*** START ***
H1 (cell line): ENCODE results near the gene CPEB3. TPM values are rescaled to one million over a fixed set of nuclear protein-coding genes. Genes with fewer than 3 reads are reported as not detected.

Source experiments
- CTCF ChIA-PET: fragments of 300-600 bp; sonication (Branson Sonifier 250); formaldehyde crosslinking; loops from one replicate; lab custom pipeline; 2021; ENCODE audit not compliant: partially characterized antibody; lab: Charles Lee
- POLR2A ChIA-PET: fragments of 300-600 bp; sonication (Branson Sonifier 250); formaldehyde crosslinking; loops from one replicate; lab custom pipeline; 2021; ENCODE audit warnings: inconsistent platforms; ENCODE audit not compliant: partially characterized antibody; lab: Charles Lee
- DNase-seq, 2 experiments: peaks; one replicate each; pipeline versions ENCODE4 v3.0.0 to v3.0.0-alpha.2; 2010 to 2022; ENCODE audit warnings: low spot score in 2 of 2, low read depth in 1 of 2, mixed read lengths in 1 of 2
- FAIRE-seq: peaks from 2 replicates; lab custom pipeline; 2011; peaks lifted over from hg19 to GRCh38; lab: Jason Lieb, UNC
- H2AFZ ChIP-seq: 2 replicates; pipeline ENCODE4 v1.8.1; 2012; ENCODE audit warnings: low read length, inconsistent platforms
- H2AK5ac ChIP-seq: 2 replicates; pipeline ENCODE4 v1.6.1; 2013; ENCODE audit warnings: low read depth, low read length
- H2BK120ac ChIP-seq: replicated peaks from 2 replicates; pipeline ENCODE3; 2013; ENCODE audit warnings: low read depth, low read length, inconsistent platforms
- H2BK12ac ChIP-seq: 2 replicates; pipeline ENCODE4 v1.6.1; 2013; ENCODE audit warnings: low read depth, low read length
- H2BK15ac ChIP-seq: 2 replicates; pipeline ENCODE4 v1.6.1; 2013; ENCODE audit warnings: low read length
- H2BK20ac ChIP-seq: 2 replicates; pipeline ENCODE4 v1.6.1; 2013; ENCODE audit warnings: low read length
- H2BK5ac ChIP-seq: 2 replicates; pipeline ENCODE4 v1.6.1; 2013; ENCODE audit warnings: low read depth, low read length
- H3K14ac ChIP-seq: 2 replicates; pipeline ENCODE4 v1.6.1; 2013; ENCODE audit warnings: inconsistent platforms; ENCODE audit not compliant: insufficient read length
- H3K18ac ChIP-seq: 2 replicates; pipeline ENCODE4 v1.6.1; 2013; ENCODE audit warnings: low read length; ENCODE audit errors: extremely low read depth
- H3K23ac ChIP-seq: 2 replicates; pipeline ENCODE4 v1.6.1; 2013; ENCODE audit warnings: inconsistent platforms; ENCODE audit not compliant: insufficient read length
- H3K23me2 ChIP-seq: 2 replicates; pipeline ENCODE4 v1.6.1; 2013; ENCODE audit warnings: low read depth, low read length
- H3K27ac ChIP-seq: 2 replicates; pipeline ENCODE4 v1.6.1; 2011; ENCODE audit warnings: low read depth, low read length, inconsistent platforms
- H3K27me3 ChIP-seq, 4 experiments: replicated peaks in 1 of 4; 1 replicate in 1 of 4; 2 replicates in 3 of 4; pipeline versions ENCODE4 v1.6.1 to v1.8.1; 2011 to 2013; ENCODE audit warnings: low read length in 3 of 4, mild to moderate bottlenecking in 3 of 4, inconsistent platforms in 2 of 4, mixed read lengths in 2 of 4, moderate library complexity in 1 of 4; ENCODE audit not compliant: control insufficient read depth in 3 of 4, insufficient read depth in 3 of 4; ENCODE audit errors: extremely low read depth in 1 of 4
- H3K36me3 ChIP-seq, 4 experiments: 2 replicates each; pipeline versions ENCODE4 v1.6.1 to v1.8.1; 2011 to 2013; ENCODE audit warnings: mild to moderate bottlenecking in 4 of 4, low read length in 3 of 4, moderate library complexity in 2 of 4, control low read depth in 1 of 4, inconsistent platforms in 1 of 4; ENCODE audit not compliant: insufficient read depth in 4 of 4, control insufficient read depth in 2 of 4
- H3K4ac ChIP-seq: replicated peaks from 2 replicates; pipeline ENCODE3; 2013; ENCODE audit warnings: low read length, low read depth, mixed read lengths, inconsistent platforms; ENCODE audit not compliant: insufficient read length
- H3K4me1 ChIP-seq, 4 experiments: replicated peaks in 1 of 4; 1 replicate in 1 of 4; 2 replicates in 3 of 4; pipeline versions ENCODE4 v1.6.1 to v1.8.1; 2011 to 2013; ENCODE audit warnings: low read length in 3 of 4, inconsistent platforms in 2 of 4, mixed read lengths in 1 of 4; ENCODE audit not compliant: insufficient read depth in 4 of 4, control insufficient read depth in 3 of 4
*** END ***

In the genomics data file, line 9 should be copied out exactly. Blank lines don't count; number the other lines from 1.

- H2BK120ac ChIP-seq: replicated peaks from 2 replicates; pipeline ENCODE3; 2013; ENCODE audit warnings: low read depth, low read length, inconsistent platforms